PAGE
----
Rachelle is the author of four books, ‘In Other Words: Quotes That Push Our Thinking,” “Unconventional Ways to Thrive in EDU” (EduMatch) and “The Future is Now: Looking Back to Move Ahead,” Rachelle Dene’s latest book is with ISTE “Chart A New Course: A Guide to Teaching Essential Skills for Tomorrow’s World.” Rachelle is a blogger for Getting Smart, Defined Learning, District Administration, NEO LMS, and the STEM Informer with Newsweek.

Follow Rachelle on Twitter @Rdene915 and on Instagram @Rdene915. Rachelle has a podcast, ThriveinEDU

Highlights from the week of ISTE20 Live

Each summer, I look forward to attending the ISTE (International Society for Technology in Education) conference. Typically held at the end of June, this 5-day event brings in educators from around the world to learn more about how technology transforms teaching and learning. In past years, more than 70 countries have been represented with upwards of 20,000 or more participants. As with many conferences this year, ISTE had to make the shift to a virtual event. Initially pushing the event back a few months to the end of November in the hopes that it could be an in-person conference. Unfortunately circumstances due to the pandemic led to the difficult decision to make the event fully virtual.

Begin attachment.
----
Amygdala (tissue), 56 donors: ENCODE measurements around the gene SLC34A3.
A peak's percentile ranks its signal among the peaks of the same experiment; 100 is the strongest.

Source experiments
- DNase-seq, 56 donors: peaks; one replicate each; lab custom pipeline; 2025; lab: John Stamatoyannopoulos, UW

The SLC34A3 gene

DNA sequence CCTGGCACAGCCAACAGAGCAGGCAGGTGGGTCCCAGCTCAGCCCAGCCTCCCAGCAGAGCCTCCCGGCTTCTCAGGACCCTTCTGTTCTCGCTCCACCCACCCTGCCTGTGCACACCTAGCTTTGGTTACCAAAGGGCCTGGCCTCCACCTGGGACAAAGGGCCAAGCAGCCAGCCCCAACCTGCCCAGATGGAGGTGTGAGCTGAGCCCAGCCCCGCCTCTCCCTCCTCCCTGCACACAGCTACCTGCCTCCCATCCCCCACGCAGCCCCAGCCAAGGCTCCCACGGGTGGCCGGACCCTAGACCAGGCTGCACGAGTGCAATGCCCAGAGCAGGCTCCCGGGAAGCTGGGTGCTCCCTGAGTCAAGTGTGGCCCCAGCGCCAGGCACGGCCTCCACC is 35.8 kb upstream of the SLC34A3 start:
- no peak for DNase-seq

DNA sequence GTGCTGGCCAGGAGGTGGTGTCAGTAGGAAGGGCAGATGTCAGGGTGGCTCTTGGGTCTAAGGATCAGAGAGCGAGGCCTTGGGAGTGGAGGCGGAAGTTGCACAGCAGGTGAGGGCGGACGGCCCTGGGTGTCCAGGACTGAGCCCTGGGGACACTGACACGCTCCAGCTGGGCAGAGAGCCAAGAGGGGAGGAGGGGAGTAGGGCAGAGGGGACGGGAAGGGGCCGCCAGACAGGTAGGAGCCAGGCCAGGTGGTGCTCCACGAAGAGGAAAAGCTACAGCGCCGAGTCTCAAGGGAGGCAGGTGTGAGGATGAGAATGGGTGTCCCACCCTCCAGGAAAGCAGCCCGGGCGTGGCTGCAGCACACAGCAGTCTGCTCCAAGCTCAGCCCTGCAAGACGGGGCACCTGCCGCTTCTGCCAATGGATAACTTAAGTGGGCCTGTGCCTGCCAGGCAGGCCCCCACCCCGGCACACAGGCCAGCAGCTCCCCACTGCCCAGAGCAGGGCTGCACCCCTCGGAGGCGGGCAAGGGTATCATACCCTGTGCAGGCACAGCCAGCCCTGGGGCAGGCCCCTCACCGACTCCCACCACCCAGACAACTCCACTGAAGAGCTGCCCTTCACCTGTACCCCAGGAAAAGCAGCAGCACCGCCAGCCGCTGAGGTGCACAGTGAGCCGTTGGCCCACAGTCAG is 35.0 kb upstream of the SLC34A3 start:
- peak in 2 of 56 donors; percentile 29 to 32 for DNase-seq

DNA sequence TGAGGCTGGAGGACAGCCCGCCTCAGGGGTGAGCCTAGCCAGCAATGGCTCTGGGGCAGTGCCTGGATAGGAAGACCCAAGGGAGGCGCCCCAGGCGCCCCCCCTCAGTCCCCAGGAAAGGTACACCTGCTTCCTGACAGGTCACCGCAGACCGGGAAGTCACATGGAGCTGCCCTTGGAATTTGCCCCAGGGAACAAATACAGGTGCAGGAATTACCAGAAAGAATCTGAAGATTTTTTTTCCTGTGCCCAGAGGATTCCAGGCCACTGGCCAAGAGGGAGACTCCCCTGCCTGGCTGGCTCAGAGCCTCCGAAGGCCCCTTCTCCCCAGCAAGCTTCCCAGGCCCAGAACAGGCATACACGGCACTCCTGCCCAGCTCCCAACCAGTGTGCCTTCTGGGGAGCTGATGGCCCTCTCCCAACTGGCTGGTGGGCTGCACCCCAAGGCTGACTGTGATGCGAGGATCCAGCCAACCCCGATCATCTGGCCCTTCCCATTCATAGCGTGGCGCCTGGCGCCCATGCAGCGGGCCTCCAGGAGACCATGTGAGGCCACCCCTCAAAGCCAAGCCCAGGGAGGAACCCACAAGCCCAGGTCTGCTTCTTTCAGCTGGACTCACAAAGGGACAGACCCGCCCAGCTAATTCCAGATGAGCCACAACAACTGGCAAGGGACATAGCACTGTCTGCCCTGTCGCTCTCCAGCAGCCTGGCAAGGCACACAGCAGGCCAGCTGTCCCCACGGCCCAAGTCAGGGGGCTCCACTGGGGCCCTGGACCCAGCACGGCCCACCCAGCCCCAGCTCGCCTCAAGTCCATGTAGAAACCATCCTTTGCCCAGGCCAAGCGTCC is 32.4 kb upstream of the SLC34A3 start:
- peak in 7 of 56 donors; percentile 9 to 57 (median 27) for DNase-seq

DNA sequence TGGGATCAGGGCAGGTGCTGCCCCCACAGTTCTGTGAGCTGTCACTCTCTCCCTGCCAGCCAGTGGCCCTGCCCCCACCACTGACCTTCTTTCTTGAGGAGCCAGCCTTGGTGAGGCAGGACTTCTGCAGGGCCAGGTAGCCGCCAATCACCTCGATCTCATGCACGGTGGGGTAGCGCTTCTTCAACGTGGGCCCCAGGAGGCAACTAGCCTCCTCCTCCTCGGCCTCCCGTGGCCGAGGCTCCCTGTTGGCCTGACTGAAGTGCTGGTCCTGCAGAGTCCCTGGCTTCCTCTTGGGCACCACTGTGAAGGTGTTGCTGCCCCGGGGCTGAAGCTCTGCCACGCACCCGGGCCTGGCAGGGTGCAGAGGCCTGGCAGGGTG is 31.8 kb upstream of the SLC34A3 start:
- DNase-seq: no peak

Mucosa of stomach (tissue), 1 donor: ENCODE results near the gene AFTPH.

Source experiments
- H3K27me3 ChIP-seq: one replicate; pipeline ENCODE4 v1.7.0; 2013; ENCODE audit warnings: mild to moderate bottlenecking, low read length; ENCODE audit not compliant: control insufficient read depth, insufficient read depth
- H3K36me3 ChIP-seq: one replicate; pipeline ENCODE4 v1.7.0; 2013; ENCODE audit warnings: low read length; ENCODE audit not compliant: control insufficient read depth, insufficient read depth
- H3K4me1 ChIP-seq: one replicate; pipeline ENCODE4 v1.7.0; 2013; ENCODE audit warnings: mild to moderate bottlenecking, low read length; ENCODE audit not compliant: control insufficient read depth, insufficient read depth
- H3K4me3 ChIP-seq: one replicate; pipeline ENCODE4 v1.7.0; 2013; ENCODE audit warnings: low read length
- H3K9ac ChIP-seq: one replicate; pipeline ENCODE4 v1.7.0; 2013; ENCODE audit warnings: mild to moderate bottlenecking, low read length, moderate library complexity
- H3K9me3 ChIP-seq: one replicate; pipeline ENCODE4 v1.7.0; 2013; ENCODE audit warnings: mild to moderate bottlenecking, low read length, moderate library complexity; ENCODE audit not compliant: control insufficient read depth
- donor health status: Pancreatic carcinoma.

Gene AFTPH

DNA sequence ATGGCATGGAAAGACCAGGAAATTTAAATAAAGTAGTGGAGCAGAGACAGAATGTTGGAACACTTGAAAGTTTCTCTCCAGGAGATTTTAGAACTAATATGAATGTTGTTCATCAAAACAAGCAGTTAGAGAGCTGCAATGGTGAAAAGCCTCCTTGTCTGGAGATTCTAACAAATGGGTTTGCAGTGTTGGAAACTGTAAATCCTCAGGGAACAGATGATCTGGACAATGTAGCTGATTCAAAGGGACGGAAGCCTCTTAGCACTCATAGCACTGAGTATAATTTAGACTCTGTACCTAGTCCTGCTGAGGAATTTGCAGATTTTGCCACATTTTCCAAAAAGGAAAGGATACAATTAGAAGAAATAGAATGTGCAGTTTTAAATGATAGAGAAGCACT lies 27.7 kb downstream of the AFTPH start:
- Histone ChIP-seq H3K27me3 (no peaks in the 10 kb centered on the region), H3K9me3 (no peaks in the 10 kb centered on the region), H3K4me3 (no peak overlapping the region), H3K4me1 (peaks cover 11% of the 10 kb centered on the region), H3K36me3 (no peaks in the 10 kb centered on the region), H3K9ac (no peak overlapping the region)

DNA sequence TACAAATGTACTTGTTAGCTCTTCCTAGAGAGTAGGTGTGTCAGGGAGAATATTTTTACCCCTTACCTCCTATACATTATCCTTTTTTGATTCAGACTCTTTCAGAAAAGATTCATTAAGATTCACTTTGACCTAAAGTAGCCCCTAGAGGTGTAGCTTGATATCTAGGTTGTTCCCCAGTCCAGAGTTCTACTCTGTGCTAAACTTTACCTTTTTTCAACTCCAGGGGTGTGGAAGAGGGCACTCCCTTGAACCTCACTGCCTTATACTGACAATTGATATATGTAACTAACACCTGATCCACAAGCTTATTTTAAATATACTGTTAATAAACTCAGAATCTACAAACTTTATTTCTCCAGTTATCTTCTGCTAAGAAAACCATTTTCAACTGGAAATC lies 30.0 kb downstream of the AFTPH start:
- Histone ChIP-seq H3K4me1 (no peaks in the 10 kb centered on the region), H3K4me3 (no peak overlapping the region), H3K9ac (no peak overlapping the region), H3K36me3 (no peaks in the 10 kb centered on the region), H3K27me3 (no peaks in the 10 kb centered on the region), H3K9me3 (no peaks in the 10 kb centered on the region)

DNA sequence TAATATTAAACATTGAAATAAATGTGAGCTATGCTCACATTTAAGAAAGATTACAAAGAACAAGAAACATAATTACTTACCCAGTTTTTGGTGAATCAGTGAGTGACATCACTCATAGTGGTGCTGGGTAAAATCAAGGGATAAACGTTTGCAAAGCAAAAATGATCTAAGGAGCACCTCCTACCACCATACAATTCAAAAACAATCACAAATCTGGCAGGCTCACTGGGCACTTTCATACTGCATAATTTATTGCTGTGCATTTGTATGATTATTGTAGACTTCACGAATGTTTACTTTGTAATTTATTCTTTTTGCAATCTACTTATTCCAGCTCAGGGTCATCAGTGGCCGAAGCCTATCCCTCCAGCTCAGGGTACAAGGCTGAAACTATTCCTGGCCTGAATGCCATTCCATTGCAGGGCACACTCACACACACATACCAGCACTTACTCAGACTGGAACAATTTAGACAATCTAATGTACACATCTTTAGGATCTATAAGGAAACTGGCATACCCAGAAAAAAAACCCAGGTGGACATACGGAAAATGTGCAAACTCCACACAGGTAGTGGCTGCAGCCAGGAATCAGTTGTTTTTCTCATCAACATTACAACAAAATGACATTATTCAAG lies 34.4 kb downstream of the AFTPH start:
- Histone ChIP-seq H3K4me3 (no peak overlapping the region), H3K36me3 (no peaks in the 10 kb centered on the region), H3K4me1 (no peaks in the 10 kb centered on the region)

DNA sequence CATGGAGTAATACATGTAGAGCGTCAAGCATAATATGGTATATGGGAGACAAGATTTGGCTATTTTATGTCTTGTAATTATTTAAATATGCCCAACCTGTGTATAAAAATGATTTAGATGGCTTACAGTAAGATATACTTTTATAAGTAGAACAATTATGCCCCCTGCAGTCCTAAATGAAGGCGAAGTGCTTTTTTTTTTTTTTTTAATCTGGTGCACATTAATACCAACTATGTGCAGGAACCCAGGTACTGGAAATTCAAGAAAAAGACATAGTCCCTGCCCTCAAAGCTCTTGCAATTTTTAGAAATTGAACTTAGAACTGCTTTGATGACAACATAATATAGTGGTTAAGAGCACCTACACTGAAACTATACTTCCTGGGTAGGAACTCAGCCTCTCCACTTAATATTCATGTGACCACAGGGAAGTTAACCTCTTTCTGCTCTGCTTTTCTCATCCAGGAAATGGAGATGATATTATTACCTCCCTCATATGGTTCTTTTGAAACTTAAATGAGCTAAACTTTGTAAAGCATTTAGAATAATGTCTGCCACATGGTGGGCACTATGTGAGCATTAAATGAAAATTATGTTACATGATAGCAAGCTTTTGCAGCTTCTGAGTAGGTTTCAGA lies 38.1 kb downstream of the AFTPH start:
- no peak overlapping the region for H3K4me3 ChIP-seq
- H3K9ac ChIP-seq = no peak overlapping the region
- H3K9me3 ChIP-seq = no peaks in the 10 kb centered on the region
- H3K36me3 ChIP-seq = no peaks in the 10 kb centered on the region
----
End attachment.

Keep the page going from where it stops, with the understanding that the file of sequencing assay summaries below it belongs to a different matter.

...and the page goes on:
While there have been many conferences making the shift to virtual events this year, none of them have been the size of what ISTE typically brings in each year. You might wonder how could an event of this size be held fully online, considering the variety of session types, the number of people and the additional events that are typically held during the in-person event.  To provide all of this and more, ISTE created the event using a custom-built virtual platform and extended the length of the conference slightly, spanning it from November 29th through December 5th. More than 11,000 attendees were registered and in the platform, attendees could see the number of people participating live in the platform, engage in conversations with other educators and edtech companies, and navigate easily through their dashboard.